When Revd Phoebe went to help a young woman who was being assaulted in her North London church car-park, she was set on by the five attackers, who were high on drink and drugs. ‘We’re in quite a deprived area with a lot of anti-social behaviour,’ says Phoebe. ‘The men knocked me to the floor and I was abused by them. My daughter was there and called the police, who arrived very quickly.’
As well as the trauma inflicted on Phoebe, she suffered damage to her back and shoulders. ‘I went on an NHS waiting list but it was huge. As time went on, I was getting pins and needles down the side of my body and five months after the attack, I could hardly walk.’
‘I was really struggling’
She struggled to find support and help but continued to minister, despite the fact she found going into the church building deeply traumatic. ‘Sometimes people think priests don’t need help because they’ve got God!’ says Phoebe. ‘But I’m a human being and I was really struggling. I couldn’t find anyone to listen and I was begging for help.’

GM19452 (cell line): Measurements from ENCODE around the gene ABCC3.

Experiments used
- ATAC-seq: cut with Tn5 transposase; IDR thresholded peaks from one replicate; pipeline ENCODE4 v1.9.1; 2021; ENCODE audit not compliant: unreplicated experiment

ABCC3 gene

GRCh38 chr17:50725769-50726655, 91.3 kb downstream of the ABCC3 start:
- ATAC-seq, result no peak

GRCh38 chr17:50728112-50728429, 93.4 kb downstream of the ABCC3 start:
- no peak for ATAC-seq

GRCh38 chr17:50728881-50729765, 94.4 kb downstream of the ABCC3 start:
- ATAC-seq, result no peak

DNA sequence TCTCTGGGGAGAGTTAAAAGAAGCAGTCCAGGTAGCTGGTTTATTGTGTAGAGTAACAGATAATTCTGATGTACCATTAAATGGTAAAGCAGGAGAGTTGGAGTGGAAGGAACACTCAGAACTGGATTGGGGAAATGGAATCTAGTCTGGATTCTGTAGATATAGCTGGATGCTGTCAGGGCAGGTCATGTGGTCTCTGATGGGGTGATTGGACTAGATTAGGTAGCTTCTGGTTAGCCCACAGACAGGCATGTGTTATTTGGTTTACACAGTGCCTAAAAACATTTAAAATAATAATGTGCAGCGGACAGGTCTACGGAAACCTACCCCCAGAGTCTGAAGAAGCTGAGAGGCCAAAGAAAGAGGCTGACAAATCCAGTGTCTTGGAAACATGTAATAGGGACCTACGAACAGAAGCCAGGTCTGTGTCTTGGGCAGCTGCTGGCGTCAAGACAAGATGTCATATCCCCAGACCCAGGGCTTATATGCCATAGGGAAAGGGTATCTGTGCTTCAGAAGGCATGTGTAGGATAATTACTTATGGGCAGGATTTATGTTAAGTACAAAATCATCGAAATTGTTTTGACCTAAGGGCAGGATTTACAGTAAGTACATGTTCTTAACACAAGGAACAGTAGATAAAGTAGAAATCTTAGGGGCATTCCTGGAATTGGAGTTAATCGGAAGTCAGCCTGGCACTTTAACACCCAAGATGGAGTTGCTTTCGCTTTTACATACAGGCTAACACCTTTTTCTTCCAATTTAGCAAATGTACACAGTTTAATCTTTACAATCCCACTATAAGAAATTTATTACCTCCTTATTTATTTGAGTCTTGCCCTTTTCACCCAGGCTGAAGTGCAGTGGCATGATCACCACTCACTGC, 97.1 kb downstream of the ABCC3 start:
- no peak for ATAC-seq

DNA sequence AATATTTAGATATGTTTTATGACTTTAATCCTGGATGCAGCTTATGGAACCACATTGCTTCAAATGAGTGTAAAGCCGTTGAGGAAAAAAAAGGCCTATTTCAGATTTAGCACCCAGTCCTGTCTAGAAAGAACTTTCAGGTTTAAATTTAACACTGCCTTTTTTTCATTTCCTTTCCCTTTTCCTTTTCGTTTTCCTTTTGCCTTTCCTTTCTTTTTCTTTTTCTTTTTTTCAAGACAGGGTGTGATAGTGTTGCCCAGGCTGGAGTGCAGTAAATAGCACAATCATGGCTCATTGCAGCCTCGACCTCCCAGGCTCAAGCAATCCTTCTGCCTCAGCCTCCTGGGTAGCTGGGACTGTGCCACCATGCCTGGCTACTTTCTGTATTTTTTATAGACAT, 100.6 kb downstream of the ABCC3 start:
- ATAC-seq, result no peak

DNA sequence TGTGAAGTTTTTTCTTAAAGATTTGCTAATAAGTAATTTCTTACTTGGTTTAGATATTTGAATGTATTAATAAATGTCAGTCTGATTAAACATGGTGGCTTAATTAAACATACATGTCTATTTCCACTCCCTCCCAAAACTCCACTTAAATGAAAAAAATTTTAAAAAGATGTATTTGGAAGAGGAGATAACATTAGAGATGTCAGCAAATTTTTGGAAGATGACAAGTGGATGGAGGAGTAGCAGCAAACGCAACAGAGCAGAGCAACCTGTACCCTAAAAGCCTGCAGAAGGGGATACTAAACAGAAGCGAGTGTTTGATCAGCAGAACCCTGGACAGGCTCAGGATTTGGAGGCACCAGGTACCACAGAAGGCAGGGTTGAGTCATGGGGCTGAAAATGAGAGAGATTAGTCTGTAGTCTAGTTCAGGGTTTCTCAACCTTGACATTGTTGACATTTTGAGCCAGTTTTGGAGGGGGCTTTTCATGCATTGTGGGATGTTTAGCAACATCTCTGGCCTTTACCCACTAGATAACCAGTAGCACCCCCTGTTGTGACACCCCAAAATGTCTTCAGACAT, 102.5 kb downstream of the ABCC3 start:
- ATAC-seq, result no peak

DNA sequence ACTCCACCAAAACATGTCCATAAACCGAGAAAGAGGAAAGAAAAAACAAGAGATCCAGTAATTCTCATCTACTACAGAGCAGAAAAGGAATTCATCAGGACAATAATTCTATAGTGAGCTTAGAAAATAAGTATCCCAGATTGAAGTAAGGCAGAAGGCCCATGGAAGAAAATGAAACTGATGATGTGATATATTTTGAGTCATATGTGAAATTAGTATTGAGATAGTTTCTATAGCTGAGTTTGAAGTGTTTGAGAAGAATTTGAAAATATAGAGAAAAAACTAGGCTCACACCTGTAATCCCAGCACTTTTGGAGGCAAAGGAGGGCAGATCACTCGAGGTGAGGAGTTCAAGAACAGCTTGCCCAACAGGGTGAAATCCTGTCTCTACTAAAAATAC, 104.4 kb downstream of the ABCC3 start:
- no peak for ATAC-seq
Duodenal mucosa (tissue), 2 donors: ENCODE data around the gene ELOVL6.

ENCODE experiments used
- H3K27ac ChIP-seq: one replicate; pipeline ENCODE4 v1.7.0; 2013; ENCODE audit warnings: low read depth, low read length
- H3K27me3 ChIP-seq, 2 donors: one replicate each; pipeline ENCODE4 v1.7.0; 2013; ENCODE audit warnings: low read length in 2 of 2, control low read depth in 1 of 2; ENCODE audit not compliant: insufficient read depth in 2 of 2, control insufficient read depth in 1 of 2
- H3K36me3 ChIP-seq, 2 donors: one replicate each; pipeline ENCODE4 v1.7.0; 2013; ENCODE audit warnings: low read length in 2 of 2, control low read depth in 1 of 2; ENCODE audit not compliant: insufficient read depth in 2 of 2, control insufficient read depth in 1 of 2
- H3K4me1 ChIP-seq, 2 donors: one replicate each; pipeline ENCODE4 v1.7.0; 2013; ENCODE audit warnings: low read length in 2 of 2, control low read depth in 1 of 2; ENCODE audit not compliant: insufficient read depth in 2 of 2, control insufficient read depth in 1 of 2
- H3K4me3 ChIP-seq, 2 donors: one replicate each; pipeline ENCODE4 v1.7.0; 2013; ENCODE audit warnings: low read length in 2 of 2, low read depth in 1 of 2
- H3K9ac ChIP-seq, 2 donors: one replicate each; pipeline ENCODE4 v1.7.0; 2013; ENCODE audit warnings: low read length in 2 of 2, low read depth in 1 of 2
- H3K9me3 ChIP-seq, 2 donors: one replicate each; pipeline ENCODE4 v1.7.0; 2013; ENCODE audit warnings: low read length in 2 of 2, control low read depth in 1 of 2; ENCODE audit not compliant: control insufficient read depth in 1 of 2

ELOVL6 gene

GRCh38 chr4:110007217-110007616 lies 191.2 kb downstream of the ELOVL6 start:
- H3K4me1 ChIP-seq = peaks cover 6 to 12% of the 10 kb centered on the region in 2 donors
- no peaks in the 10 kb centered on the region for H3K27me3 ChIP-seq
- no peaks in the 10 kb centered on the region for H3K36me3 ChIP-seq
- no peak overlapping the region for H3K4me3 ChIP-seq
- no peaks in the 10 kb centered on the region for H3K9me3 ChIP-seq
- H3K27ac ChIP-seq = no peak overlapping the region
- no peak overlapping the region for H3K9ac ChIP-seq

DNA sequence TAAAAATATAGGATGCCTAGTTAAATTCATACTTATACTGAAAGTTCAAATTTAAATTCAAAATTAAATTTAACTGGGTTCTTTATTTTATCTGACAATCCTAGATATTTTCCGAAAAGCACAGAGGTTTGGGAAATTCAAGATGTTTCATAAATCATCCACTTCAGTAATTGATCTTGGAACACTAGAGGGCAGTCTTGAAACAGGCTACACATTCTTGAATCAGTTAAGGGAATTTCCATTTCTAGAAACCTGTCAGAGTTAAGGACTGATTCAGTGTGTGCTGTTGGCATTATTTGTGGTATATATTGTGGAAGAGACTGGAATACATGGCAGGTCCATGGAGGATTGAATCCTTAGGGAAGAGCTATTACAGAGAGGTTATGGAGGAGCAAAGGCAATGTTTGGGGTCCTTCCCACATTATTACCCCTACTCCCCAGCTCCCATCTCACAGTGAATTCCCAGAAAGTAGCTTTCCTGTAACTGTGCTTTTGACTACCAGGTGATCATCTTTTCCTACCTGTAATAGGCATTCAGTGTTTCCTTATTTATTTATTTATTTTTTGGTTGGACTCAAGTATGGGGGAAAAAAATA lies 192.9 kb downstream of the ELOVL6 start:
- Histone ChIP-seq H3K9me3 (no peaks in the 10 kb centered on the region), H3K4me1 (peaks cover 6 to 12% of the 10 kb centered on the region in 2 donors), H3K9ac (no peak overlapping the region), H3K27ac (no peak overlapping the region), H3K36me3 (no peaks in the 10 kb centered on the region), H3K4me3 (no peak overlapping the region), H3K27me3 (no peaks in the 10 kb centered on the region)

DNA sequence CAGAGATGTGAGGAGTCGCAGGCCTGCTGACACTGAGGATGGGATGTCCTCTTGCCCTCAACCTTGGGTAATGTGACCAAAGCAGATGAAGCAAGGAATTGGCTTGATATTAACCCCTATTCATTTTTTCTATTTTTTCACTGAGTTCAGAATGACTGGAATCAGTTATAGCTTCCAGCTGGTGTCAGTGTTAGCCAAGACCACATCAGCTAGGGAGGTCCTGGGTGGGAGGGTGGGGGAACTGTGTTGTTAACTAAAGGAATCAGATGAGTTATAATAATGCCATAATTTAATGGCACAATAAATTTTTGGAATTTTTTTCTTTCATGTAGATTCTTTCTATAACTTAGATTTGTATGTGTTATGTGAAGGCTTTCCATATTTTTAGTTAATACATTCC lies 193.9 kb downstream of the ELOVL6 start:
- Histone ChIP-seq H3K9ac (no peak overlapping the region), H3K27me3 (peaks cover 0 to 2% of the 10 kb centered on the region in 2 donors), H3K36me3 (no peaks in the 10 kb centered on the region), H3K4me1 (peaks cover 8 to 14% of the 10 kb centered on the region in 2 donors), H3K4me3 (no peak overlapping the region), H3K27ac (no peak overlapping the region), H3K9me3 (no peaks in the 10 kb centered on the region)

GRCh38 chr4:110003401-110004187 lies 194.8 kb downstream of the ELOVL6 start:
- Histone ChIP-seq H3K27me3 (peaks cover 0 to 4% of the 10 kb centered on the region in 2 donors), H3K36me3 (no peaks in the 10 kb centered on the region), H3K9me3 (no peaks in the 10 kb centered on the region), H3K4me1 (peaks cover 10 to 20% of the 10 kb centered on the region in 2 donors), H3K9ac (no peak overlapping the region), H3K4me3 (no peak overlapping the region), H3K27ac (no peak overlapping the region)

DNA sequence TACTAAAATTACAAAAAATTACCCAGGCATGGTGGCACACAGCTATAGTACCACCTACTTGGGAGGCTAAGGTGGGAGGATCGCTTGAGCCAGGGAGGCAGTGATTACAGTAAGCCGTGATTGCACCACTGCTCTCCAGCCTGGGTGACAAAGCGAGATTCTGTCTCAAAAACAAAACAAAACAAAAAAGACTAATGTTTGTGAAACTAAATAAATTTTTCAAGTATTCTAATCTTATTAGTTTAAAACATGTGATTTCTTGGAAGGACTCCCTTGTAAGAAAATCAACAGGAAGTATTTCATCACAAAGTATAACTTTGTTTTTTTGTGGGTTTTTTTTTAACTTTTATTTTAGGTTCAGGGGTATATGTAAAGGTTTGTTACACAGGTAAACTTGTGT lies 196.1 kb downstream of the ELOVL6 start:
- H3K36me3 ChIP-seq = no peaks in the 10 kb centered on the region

When her bishop heard Phoebe was unable to get the help she needed quickly, he suggested she try St Luke’s. ‘I called St Luke’s and there was Hazel [St Luke’s medical secretary] on the end of the phone. It wasn’t just that St Luke’s could offer medical help, it was that Hazel and St Luke’s were a listening ear. She made me feel of value.’
Help from St Luke’s
Phoebe was referred to a shoulder specialist, one of St Luke’s honorary consultants, who give clergy pro bono consultations to enable them to return to health and able to minister. ‘He recommended an MRI scan, which St Luke’s funded, and confirmed that most of the damage was to my spine. He was really lovely and treated me as though I was a millionaire!’ says Phoebe.
Phoebe is now awaiting an NHS-funded second MRI and course of treatment. Although her injuries are not yet resolved, Phoebe feels St Luke’s support was transformative: ‘I felt it was like Matthew the tax collector, whom the Gospels say was seen by Jesus. It’s as if St Luke’s stopped everything they were doing and made sure I was seen, as a person. I felt so lost and they reassured me – I felt that someone cared about me.’